• Mexperience says

      Hi Ruby

      The tourist permit fee is usually included in the flight’s ticket price under “taxes and fees”. If it’s not, then the airline will ask for payment separately. Check with your airline for details.

  16. Chuck says

    Recently I lost my FMM while on a trip in Campeche (laundry machine got it). I just wanted to share that it was not as easy as just going to the immigration office. I had to go to the immigration office, get some papers to fill out, get a police report saying that I lost it, fill out a form online, provide copies of ID and passport, go to the bank to pay the fee, return to the immigration office to get new FMM. Just thought I would share my experience. It’s not as simple as going to the immigration office (at least not in the state of Campeche).

    • Mexperience says

      Hi Chuck, thank you for sharing your experience: while procedures will vary by state (some may not ask for a police report) the bureaucracy is time consuming and a reminder to folks to take good care of the FMM (Visitor Visa) card while you’re in Mexico. A tip is to fold it into your passport and use a paperclip to make sure it doesn’t slip out.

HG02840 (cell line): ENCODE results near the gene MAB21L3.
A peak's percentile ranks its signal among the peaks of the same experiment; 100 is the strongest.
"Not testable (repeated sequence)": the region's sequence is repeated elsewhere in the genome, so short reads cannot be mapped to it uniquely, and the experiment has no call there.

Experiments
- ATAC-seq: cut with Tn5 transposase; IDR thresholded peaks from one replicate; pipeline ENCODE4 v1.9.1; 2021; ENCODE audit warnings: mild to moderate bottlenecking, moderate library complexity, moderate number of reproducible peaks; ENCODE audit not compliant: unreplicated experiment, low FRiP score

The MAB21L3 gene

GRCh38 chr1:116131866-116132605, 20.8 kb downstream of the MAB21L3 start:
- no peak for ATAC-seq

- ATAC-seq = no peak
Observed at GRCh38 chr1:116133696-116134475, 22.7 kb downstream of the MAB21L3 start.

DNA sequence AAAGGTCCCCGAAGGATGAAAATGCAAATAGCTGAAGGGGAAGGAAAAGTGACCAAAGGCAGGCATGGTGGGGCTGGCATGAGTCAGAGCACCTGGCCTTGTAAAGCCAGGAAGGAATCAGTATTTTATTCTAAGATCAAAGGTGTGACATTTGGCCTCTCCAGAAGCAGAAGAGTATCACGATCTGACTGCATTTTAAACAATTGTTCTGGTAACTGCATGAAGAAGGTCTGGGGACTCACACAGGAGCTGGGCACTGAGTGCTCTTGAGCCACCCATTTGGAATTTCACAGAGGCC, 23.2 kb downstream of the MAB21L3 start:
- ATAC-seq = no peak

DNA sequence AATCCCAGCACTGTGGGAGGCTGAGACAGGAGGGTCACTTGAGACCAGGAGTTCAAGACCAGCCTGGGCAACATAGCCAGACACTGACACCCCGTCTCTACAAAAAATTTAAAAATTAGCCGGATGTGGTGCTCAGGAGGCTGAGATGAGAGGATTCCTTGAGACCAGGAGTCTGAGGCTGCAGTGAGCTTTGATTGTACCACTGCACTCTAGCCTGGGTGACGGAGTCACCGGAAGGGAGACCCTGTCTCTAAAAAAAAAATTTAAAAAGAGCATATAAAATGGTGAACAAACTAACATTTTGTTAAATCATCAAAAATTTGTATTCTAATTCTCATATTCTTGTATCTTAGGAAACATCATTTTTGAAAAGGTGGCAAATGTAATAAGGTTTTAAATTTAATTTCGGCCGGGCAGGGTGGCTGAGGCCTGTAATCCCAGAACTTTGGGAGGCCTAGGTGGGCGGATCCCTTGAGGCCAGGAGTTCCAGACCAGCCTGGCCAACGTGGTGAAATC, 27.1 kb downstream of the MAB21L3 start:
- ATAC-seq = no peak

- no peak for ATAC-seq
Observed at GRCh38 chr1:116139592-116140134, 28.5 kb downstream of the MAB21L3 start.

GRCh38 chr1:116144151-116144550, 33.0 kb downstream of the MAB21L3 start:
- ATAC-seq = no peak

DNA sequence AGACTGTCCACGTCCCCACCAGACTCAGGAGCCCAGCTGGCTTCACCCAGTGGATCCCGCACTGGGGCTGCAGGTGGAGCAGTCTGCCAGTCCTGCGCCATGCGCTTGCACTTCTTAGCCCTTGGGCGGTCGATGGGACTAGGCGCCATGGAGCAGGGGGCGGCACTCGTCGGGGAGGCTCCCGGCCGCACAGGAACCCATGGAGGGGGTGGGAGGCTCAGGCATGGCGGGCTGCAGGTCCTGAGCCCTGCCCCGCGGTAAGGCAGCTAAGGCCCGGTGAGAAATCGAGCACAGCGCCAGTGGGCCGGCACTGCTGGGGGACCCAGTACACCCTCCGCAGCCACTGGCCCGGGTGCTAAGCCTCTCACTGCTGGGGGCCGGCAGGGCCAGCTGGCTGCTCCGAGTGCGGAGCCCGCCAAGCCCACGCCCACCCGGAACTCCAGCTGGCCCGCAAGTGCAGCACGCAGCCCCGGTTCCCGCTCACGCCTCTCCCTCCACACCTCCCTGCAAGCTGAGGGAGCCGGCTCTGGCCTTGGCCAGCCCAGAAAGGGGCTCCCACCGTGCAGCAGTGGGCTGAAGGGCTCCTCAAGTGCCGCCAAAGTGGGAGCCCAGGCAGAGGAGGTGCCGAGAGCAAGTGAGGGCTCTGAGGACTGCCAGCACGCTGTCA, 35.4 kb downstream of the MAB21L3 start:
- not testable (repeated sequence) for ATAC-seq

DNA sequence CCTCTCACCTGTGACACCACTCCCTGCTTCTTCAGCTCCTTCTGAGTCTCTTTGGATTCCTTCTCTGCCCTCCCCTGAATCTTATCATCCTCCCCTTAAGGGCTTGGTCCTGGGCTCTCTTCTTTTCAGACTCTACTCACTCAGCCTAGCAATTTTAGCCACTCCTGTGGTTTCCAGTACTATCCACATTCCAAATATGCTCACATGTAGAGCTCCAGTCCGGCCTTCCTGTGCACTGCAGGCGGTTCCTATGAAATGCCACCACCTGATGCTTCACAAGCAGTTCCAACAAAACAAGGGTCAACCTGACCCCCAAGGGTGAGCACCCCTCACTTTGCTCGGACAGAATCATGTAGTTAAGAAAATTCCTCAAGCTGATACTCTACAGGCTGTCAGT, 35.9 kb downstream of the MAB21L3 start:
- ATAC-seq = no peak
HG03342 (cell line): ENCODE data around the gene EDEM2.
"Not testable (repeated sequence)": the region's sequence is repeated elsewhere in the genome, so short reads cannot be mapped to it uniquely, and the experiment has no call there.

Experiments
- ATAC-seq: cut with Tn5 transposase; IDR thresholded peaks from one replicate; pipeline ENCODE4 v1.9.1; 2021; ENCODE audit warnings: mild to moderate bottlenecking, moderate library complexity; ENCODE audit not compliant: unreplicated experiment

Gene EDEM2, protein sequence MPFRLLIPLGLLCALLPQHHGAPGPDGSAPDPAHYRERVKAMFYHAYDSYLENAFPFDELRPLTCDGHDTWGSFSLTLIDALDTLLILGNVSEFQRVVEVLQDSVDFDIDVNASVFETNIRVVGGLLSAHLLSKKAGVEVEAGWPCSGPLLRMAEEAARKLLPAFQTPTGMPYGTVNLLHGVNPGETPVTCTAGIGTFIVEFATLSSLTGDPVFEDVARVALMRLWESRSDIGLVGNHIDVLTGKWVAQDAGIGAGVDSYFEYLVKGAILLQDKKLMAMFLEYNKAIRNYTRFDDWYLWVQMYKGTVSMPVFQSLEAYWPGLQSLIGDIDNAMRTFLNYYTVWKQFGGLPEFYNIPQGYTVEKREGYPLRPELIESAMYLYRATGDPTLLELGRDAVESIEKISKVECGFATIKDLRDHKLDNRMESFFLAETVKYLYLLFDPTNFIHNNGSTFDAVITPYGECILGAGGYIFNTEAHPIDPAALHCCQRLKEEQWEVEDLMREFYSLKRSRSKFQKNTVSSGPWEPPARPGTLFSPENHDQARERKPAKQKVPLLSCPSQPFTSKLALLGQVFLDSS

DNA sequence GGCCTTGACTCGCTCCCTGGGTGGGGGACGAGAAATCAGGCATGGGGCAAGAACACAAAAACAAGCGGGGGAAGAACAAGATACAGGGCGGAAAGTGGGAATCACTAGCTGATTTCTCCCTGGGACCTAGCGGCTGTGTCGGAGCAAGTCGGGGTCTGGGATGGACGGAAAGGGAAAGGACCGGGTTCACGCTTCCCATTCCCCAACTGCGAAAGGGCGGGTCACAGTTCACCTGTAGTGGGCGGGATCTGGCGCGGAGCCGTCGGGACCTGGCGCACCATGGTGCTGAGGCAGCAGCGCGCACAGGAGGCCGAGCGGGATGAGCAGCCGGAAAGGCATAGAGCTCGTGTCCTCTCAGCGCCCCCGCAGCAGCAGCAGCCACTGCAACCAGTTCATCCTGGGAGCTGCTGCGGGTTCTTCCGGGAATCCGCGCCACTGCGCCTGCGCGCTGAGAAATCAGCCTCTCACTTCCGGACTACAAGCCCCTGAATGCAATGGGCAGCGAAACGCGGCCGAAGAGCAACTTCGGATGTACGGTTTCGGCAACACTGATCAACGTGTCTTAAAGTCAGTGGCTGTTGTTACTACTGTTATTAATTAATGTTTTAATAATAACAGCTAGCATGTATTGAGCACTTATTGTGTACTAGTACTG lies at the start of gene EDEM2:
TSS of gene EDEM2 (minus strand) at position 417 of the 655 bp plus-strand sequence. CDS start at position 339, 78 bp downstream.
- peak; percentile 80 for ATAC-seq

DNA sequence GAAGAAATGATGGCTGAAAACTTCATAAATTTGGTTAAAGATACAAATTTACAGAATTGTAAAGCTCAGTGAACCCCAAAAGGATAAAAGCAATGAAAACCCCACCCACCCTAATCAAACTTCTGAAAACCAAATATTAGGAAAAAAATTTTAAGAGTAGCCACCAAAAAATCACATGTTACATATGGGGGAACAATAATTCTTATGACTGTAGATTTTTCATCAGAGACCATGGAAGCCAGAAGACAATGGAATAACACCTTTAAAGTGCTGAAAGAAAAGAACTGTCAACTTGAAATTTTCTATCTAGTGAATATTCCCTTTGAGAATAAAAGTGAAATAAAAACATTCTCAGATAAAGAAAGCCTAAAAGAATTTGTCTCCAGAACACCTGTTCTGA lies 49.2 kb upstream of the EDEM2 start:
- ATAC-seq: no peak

17. rebecca chan says

    I’m flying from Vancouver into Cancun and crossing the border to Belize from chetumal. And returning from San Pedro to Chetumal. Can I use my FMM card for multiple land entries before I fly home from Cancun? Do I still have to hand in my FMM card over to immigration?

    • Mexperience says

      Hi Rebecca, you can’t use the FMM for multiple entries. You need to surrender each one when you leave Mexico and complete a new form when you return.